Why Smart People Tell Us To Lean In (And Not Back)


I’m not sure why you’d buy a patio chair at a store called Christmas Tree Shops. A patio chair, which evokes balmy summer evenings on the deck out back, has nothing to do with a winter holiday. Maybe they sell these so you can still get something to burn in the fireplace if the store runs out of Yule logs.

Seeing this reminded me (or should I say “made me recall”) a time our family was eating dinner at a neighbors house. It must’ve been in the Fall because we were inside. My mom, dad, and I sat with my friend and his parents, enjoying dinner. When we finished my friend’s mom offered us dessert. Being good neighbors, we accepted it. You know how that goes — she could’ve been serving batteries covered in motor oil and we would’ve accepted, because that’s what friends do.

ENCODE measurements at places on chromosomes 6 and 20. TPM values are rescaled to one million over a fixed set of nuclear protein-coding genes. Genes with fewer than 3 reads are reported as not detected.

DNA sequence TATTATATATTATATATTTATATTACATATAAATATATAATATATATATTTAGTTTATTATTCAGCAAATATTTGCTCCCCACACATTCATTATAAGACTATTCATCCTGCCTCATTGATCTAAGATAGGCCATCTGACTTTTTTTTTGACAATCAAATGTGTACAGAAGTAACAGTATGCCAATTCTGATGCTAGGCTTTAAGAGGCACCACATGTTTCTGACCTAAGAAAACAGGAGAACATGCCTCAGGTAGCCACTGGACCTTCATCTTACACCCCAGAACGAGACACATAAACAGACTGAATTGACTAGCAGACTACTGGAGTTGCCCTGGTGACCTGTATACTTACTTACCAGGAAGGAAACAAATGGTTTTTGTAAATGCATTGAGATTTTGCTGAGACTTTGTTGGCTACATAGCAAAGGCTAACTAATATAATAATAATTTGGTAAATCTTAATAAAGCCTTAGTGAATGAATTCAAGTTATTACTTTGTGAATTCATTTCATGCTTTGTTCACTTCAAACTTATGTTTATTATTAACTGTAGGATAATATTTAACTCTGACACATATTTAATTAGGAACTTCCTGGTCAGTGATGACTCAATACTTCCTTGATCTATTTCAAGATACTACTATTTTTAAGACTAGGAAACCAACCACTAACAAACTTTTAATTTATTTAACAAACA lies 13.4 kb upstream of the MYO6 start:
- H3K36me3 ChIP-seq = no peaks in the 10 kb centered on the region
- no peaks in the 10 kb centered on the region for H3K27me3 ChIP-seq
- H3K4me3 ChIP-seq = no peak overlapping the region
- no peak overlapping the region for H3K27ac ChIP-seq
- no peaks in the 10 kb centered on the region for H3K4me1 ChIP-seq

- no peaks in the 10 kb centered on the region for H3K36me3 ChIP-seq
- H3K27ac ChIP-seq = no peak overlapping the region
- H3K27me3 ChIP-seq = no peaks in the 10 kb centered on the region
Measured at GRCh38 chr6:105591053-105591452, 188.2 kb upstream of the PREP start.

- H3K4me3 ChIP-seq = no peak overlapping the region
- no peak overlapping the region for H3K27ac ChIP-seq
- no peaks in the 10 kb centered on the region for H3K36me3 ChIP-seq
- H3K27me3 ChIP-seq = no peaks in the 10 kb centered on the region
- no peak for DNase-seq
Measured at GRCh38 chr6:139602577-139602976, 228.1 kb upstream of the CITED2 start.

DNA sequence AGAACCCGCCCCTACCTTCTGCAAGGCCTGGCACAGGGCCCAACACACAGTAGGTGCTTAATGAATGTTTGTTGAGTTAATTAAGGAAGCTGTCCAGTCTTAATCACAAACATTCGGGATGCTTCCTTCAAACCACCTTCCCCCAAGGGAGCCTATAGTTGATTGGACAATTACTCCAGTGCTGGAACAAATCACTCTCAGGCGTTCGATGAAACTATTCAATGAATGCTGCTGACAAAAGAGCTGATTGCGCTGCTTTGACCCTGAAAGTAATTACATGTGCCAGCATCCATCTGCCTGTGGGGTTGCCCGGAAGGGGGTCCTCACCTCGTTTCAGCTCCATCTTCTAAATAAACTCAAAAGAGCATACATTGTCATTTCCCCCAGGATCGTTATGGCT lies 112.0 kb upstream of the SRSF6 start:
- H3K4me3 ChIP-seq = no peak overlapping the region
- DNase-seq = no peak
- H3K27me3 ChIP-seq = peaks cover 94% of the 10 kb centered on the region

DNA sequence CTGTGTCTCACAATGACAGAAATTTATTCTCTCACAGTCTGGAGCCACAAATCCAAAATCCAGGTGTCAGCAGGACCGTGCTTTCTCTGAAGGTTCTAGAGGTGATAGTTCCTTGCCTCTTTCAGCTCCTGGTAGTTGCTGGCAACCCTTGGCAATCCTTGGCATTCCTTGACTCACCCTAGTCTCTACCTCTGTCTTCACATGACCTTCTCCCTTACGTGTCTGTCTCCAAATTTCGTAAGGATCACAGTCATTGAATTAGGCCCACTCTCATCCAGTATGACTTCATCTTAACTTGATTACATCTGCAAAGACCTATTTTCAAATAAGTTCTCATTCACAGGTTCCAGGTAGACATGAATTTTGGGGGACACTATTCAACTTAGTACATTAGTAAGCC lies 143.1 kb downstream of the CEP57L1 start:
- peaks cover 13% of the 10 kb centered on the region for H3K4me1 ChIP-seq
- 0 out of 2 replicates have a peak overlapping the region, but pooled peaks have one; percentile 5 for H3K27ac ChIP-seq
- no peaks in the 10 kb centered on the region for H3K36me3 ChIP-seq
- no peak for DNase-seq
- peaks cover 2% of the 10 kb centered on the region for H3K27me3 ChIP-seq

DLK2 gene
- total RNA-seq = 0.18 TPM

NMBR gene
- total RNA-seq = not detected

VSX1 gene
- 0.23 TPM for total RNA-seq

My friend’s mom stepped over to the fridge and grabbed a cake. As she was walking back to the table my dad pushed backward on his chair. He got the thing up on its hind legs and started saying something about how good the meal was.

That’s when the legs snapped off. Dad plummeted to the kitchen floor and landed with a crash. The backrest broke and chunks of wood scattered. Our host parents stared in shock while me and my friend laughed. It’s strange how kids think the funniest things in the world are the ones that could render them parent-less.

Dad lay perfectly still for a moment. And then he said “I think I should probably skip the dessert.”

Thank you Hartford Courant for evoking this memory. I wish that when I snapped this picture I hadn’t cut off the Health News section. There was a great article on the health dangers of using a chair sold by a company that also sells Christmas fruit cakes.

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4 thoughts on “Why Smart People Tell Us To Lean In (And Not Back)”

  1. Gee, those look like my patio chairs! Now I know why it’s hard to get people to sit out there with me.

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